Paired with this carelessly assembled bummer of a cheeseboard was an equally clumsy dessert wine. Neither I nor my lunch companion particularly like sweet wines, so maybe we were also a little biased. It was a sickly sweet, syrupy thick Don Nicanor Cosecha Tardia made of 100% Malbec. It was chilled to lighten it a tiny bit, but the flavors were still far too condensed and concentrated for me. Definitely not one I enjoyed, but one I expected not to enjoy. Our server was flexible in pouring both of us more of the dry red we did like, though, so the last sip of the day was of that wonderful Bonarda.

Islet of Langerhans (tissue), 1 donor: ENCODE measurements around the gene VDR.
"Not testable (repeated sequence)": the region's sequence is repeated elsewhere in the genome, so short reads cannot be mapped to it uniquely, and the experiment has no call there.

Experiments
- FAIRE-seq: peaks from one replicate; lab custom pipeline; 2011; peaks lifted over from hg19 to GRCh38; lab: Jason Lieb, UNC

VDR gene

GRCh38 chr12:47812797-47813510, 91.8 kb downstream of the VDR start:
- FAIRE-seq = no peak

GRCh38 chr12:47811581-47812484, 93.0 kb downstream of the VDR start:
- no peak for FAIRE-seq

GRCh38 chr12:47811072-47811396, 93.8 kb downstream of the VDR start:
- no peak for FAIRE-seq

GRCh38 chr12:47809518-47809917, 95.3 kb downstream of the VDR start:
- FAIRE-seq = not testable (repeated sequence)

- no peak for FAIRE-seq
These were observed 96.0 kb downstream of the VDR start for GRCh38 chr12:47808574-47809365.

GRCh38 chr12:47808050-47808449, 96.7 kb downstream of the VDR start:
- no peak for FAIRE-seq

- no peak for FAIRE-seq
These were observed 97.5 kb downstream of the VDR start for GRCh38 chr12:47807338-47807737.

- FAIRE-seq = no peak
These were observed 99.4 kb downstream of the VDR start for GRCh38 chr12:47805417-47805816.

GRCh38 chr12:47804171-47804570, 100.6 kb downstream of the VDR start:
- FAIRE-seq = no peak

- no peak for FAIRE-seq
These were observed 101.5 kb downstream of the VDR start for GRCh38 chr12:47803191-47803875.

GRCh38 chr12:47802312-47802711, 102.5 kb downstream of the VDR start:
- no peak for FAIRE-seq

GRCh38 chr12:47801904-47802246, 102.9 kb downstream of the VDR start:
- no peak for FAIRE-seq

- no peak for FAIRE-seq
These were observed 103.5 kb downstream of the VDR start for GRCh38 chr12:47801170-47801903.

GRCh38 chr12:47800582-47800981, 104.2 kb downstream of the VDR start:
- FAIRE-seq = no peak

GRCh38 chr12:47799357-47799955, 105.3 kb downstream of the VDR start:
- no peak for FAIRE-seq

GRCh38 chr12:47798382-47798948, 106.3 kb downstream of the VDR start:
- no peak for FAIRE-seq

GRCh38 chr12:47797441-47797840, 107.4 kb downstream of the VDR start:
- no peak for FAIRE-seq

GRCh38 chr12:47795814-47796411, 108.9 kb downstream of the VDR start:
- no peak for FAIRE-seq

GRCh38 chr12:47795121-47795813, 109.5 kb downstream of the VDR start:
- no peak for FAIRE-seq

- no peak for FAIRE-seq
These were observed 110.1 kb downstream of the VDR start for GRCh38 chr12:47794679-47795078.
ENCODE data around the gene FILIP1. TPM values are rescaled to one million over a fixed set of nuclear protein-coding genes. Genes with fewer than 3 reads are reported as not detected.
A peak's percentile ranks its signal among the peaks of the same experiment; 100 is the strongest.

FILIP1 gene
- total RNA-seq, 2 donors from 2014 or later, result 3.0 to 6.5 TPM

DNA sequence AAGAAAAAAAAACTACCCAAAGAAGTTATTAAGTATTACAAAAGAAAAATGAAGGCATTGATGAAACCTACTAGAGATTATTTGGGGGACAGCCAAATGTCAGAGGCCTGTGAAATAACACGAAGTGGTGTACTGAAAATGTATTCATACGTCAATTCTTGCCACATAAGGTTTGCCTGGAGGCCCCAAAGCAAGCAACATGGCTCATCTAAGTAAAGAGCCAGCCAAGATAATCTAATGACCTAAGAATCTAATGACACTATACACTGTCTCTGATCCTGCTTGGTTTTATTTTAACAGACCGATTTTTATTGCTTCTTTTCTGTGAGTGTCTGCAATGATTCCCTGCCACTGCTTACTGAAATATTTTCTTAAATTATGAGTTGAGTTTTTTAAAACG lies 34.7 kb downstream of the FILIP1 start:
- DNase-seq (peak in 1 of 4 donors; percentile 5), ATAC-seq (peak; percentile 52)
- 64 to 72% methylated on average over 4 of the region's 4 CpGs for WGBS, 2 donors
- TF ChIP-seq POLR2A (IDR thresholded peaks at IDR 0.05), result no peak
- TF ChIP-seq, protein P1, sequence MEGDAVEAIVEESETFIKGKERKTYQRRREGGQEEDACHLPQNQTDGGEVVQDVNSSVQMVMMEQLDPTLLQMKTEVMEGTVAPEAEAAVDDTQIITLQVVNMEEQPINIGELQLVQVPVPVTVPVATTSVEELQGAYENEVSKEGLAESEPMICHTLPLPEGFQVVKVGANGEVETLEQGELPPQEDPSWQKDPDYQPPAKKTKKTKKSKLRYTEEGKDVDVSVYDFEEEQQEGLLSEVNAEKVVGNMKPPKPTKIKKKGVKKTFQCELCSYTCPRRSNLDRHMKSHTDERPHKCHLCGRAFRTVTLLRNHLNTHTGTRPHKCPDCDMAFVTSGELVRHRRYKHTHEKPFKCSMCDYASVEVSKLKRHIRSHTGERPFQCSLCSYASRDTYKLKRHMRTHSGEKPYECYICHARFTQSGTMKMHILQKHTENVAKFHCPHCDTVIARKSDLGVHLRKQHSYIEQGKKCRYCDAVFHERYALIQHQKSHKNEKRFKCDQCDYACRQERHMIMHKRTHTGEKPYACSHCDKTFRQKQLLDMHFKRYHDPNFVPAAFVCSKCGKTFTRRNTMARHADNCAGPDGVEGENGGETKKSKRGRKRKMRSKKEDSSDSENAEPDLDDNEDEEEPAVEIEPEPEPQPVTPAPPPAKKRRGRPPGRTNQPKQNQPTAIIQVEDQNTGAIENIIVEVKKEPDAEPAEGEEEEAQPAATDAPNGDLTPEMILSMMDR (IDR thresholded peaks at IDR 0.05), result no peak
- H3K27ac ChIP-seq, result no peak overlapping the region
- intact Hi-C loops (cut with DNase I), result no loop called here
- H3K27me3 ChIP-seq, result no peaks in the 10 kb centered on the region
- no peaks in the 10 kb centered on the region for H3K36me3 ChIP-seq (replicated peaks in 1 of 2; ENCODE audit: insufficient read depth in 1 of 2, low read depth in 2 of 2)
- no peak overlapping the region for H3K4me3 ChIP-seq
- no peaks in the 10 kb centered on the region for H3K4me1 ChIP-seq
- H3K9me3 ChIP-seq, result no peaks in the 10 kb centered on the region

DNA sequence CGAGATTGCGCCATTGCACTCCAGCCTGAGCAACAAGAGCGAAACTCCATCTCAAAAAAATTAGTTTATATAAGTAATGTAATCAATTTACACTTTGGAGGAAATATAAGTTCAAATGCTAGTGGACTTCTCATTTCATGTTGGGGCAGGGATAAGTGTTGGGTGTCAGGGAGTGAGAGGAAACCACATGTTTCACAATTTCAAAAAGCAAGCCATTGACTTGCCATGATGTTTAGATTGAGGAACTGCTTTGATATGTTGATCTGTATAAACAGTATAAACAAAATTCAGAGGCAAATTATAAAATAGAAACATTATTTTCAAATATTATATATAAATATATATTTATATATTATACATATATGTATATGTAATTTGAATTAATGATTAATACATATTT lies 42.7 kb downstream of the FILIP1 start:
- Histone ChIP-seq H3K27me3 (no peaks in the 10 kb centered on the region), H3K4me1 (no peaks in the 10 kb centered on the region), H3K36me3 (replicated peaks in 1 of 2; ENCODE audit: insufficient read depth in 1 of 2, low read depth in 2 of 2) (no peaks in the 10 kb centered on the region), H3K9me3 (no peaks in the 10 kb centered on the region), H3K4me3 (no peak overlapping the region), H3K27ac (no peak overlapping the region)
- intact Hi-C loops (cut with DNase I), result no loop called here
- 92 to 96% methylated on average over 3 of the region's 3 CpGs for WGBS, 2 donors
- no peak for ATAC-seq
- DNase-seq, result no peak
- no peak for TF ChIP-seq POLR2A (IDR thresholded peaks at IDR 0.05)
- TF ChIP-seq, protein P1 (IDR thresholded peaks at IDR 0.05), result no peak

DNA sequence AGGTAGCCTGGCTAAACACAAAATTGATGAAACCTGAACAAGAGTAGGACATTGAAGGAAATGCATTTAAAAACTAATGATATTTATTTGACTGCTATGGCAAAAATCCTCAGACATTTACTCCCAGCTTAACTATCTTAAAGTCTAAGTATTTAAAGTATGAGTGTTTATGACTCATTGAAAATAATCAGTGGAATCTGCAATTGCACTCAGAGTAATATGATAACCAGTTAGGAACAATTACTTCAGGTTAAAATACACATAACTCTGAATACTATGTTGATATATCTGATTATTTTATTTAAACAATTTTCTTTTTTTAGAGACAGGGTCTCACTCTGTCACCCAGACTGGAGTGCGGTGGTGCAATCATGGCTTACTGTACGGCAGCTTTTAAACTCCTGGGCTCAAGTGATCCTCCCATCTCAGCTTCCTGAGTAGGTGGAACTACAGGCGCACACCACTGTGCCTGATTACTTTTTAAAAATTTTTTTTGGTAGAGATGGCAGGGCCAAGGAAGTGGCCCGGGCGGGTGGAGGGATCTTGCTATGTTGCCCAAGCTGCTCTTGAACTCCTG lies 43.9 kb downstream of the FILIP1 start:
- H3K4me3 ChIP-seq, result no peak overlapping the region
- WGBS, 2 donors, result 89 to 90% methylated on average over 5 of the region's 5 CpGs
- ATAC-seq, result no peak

We left full, wobbly and very happy after hours of sitting and staring at the each other, at the beautiful landscape. It was a relaxing day in a peaceful place and I felt beautiful and satisfied sipping my glasses of Senetiner’s best.